Chapel calls an audible, and Brown's talk scores

Travis Brown of Christ's Church of the Valley urged students to aim high and try to fulfill God's expectations, not the world's.

Story by Rick Vacek
Photos by Matt Nykamp
GCU News Bureau

Travis Brown is a football guy. And if there’s one thing football guys have in common, it’s that they like to talk about football.

Nothing wrong with that. They say it’s the greatest team sport, and they’re probably right. They’ll tell you about that, too.

Brown had only a couple of days to prepare for his talk after the scheduled speaker, Ashley Wooldridge, tested positive for COVID-19.

So it was perfectly normal for Brown, Director of Campus Teams for Christ’s Church of the Valley, to kick off his Chapel talk Monday morning in Grand Canyon University Arena with football talk.

He talked about how the members of the Worship team asked him to come up with one word of motivation as they broke their pre-Chapel huddle.

“The word I had us break with today was ‘passion,’” he said after the Worship team provided its customary 15 minutes of musical and spiritual motivation. “I pretty much characterize that band and the worship time in here today as passionate. I love to be around passionate people.”

He talked about his football career – four years as the record-setting quarterback at Northern Arizona University, then seven years in the National Football League as a backup QB.

He was the backup Monday, too. He was called into action when CCV Senior Pastor Ashley Wooldridge tested positive for COVID-19 over the weekend. But Brown’s calm, authoritative speaking style showed CCV has a deep roster.

Vocalist Madison Russell and the Worship team impressed Brown with their passion.

He talked about the sweaty summer training camp with the Indianapolis Colts in Terre Haute, Ind., about having to take the snap – which meant sticking his hands on the center’s hind quarters in 95-degree heat and 95% humidity.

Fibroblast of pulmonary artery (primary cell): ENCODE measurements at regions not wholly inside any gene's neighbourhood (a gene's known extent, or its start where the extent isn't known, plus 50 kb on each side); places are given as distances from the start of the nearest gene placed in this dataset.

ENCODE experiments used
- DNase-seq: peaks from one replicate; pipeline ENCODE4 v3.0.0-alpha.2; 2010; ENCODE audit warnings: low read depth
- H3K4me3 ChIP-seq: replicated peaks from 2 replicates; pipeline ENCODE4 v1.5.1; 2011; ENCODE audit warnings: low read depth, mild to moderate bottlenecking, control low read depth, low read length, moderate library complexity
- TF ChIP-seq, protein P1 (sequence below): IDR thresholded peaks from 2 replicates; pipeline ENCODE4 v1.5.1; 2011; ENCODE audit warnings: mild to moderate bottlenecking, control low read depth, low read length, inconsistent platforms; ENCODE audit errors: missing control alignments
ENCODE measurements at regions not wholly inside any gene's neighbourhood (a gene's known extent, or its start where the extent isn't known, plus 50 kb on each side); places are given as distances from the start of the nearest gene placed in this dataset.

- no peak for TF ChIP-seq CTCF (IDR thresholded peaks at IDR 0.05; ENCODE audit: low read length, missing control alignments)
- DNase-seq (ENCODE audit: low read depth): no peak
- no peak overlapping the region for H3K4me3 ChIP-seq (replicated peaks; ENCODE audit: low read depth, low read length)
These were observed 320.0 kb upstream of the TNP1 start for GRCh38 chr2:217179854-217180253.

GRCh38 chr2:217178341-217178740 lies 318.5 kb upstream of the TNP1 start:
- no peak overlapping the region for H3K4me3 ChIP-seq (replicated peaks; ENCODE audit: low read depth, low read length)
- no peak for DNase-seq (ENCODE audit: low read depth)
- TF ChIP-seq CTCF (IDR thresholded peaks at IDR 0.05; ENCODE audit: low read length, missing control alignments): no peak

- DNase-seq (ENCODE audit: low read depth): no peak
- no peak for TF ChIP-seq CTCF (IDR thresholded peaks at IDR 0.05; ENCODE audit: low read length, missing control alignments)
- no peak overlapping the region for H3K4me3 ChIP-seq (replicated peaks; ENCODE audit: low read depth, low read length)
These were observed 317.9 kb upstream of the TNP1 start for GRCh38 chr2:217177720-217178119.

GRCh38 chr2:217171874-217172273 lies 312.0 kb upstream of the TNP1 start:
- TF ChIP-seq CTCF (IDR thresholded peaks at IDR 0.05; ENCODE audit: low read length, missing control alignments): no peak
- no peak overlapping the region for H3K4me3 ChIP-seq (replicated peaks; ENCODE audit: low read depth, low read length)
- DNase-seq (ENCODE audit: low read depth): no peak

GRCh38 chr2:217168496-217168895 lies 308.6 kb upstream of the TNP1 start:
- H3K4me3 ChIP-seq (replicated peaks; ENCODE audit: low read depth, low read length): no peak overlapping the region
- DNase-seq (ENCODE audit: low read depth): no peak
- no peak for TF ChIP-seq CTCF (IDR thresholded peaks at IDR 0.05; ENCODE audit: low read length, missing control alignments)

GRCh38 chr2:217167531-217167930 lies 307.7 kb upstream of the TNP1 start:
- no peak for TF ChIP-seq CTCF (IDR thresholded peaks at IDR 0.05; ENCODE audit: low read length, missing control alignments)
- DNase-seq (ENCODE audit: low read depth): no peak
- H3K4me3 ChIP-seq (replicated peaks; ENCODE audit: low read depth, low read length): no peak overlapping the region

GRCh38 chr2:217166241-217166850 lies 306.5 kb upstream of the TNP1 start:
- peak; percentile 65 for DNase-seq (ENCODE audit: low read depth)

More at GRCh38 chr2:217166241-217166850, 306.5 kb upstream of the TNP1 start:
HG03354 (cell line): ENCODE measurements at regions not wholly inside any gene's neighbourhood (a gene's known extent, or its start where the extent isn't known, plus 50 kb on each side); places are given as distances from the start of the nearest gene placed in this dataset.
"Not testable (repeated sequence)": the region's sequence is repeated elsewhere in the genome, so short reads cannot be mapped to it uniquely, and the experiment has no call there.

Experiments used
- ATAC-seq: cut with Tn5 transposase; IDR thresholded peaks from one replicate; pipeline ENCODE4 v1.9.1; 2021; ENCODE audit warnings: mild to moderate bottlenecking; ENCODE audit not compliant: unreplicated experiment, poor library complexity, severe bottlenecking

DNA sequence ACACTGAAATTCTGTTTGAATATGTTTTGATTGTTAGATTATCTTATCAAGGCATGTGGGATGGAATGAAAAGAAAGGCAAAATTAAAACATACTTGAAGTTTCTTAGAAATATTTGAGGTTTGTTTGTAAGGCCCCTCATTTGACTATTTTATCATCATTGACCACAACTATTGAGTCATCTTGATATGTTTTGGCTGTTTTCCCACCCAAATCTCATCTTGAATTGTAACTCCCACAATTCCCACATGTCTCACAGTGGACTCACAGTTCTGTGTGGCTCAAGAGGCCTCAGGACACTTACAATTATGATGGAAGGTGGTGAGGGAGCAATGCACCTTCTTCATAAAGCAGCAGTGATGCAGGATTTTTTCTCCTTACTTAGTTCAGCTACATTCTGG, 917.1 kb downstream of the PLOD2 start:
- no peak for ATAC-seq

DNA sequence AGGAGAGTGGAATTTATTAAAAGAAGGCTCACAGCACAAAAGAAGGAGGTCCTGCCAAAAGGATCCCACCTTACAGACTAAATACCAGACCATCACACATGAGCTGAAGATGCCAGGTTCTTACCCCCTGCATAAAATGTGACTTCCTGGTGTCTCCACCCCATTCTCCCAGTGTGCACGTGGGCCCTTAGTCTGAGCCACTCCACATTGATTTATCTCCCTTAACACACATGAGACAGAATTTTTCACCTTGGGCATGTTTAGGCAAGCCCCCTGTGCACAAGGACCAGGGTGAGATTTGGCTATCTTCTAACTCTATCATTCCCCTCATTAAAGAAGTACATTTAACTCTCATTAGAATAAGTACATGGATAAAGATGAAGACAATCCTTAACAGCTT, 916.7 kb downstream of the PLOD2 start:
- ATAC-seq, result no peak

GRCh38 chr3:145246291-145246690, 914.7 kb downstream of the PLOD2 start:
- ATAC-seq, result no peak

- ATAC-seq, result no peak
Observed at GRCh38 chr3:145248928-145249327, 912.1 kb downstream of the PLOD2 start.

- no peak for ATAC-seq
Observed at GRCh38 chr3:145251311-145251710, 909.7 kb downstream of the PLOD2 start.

“Didn’t matter how sweaty it was, guess what the expectations for me were? I still had to get the snap,” he said.

That set in motion the main message of Brown’s talk: Have a game plan for your life that takes into account the fact that the play won’t always get run correctly.

“Conditions in your life will rarely be ideal,” he said, “but the expectations should not change. …

“Are your conditions determining your expectations for your life? Are you allowing people around you to dictate what you do? Are you allowing the media or our society or a profession or social media or something else other than God’s word to dictate the expectations of your life?”

That world around us, Brown added, wants to lower our expectations, and it has been happening since ancient times.

Brown had a different take on the story of David and Goliath, depicted in the book of Samuel.

He pointed to the story of David and Goliath in 1 Samuel 17:28-30, but with a different twist: Before David arrived, the Israelites had been putting on their battle gear – just like football pads – every day only to cower and run in the face of the giant. The daily dose of defeat had destroyed Eliab’s expectations, and he took it out on David:  

When Eliab, David’s oldest brother, heard him speaking with the men, he burned with anger at him and asked, “Why have you come down here? And with whom did you leave those few sheep in the wilderness? I know how conceited you are and how wicked your heart is; you came down only to watch the battle.”

“Now what have I done?” said David. “Can’t I even speak?” He then turned away to someone else and brought up the same matter, and the men answered him as before.